Tuesday, May 31, 2016

St. Tammany's Part In The Revolutionary War

What part did St. Tammany play in the events that unfolded between British West Florida and the American Revolution in 1779?




Here is a photo of the historical marker at Mandeville harbor commemorating the event.

In August of 1971 Judge S. F. Ellis of Covington gave a speech entitled "Seven Flags Over St. Tammany Parish" for the Historical Preservation Society. It dealt with the events that took place around St. Tammany during the period of time of the American Revolutionary War (1775 to 1783). Here are some of the more interesting historical facts:

"After the Revolutionary War began, James Willing of Philadelphia, representing the colonies, came down the Mississippi River in an attempt to have the English settlers there join in the Revolution. Although he was cordially received, he met with little success. He later returned, with a small force of men, and attacked and burned the plantations, and otherwise terrrorized the settlers along the river.

"Among his other feats, he captured a British sloop, the Rebecca, and brought it to New Orleans, where he was cordially  received by Bernardo de Galvez, the young Spanish governor.

"In 1779, Spain declared war on England, and Galvez captured the British forts at Manchac and Baton Rouge, the latter on September 21, 1779. In the meanwhile, the sloop Rebecca, re-named the Morris, was placed under the command of William Pickles, flying the colors of the United States.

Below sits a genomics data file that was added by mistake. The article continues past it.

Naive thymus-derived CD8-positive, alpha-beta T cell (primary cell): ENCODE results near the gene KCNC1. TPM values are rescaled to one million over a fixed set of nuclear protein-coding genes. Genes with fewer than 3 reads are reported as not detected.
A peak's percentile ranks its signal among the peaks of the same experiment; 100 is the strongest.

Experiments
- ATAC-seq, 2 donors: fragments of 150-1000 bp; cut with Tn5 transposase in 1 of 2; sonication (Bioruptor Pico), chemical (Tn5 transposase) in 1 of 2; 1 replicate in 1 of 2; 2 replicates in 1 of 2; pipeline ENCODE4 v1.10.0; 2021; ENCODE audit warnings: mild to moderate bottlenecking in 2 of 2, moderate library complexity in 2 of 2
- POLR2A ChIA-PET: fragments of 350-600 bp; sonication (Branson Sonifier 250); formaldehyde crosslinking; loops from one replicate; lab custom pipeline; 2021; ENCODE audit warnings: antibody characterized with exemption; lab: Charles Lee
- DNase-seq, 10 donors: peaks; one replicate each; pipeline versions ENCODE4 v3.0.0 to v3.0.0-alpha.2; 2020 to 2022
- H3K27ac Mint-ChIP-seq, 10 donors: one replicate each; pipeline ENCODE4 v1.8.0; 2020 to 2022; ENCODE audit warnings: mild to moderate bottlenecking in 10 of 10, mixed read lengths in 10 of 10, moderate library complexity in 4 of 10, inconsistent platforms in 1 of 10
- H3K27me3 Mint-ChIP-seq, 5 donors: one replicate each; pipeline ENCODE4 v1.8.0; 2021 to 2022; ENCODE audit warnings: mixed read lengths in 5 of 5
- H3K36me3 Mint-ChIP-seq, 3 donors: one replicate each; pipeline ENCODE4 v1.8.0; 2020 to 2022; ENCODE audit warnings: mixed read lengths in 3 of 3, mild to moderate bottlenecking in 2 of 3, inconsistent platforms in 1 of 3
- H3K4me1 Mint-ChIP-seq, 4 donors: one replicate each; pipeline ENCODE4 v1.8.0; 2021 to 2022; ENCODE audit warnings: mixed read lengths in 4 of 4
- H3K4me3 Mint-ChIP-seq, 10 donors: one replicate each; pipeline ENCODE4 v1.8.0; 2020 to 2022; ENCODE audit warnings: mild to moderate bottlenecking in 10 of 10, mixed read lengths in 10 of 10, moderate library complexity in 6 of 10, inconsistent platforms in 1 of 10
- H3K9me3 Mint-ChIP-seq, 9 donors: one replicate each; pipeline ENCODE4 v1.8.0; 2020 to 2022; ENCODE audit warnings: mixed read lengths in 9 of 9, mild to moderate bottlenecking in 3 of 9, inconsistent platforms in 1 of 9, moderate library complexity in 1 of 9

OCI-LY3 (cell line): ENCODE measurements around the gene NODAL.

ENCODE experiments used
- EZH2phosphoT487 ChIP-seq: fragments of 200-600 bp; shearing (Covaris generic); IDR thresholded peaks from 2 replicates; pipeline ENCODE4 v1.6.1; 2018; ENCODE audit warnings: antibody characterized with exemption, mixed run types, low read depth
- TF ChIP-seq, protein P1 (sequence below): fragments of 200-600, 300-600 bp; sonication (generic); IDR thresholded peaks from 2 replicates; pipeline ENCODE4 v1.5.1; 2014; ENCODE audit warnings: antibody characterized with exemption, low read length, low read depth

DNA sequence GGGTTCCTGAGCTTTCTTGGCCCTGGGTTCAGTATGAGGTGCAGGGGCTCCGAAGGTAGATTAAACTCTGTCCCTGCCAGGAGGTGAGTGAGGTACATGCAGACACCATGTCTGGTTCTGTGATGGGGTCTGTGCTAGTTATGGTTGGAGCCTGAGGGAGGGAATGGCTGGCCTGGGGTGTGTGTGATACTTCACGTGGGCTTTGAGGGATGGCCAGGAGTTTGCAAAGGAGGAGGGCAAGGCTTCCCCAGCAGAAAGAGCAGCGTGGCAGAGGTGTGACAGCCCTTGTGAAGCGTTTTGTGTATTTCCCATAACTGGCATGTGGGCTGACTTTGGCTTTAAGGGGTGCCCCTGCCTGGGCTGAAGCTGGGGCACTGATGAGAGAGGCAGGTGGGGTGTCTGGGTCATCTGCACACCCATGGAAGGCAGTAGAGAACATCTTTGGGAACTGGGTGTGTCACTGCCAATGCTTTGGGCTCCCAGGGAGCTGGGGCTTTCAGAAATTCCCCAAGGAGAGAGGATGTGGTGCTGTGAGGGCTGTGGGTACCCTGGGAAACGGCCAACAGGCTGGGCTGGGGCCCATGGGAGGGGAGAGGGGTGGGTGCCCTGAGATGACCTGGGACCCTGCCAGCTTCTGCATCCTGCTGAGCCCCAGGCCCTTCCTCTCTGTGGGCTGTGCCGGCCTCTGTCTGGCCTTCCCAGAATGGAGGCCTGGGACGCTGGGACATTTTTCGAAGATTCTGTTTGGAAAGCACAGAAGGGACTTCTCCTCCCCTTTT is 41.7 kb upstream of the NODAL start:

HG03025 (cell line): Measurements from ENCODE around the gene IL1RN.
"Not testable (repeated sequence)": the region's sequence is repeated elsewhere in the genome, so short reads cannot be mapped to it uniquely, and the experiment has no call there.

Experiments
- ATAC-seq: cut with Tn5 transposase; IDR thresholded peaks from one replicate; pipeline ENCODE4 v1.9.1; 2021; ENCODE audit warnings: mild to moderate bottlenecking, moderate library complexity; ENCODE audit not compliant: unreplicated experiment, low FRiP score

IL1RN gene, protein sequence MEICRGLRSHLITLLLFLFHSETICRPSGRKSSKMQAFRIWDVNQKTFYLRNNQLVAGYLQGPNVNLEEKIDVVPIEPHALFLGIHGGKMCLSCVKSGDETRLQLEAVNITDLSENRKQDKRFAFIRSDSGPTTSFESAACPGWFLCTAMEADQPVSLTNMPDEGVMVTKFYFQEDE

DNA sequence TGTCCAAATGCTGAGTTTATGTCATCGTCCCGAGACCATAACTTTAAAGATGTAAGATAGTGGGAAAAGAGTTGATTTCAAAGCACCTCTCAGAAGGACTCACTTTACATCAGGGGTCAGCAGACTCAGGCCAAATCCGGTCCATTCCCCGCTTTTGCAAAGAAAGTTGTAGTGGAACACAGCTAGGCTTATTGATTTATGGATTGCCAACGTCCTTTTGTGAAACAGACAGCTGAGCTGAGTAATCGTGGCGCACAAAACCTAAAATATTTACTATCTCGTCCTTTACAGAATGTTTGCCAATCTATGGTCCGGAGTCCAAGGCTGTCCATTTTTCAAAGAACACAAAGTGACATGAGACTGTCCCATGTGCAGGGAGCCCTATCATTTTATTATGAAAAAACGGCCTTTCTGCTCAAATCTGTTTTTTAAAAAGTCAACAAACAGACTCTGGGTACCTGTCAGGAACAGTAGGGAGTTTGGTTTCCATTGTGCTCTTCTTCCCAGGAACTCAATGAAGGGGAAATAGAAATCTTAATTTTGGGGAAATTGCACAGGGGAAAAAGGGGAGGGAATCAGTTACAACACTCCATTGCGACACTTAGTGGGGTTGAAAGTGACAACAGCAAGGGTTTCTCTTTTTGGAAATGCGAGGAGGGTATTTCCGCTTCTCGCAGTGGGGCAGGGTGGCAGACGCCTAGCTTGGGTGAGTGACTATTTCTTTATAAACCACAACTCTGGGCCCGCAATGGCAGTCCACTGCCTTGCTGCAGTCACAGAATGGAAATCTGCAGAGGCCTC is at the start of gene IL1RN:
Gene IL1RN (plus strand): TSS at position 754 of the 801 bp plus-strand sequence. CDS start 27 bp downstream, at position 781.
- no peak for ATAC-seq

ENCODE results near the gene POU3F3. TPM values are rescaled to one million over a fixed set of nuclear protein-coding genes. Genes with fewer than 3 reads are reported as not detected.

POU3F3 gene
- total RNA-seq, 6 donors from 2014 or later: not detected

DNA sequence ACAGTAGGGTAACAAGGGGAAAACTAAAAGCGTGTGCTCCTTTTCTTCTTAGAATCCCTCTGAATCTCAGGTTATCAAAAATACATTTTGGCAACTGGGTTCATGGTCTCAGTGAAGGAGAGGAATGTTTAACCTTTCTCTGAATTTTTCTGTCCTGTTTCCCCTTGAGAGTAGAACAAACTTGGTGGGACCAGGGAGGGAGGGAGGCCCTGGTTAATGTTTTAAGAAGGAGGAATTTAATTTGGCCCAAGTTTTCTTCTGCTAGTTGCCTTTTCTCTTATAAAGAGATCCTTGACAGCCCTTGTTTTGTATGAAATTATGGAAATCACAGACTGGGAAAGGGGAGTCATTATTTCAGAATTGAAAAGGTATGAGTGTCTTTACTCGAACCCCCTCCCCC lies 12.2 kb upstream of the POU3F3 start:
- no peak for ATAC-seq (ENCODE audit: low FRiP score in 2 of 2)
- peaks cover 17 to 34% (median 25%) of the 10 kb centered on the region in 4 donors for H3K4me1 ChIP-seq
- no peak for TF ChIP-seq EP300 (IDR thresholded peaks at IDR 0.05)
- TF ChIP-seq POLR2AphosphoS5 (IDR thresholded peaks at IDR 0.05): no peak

"He entered Lake Pontchartrain and challenged the British sloop "West Florida," which, by virtue of being the only armed vessel in the lake, had dominated commerce thereon. Although outgunned and outnumbered, Pickles fired upon, boarded and captured the "West Florida." He then proceeded to the north shore of the lake, where he forced the British settlers to swear allegiance to the United States, and claimed the territory.

"This happened on the same day that Galvez captured Baton Rouge."

Judge Ellis had delivered this material because of its relevance to the upcoming Bicentennial Celebration in 1976. In fact, one of the events held during the Bicentennial Celebrations in St. Tammany was a re-enactment of that 1779 event where Captain Pickles came ashore at Mandeville lakefront and read the proclamation to the British settlers that they were now Americans. 

A photo showing the boat landing at Mandeville during that re-enactment is below. 



And here is an article detailing the oath that Captain Pickles demanded of the St. Tammany Parish British citizens in pledging allegiance to the newly-formed United States of America. Click on the image to view a larger version. 



The 1976 Re-enactment of Reading the Proclamation Above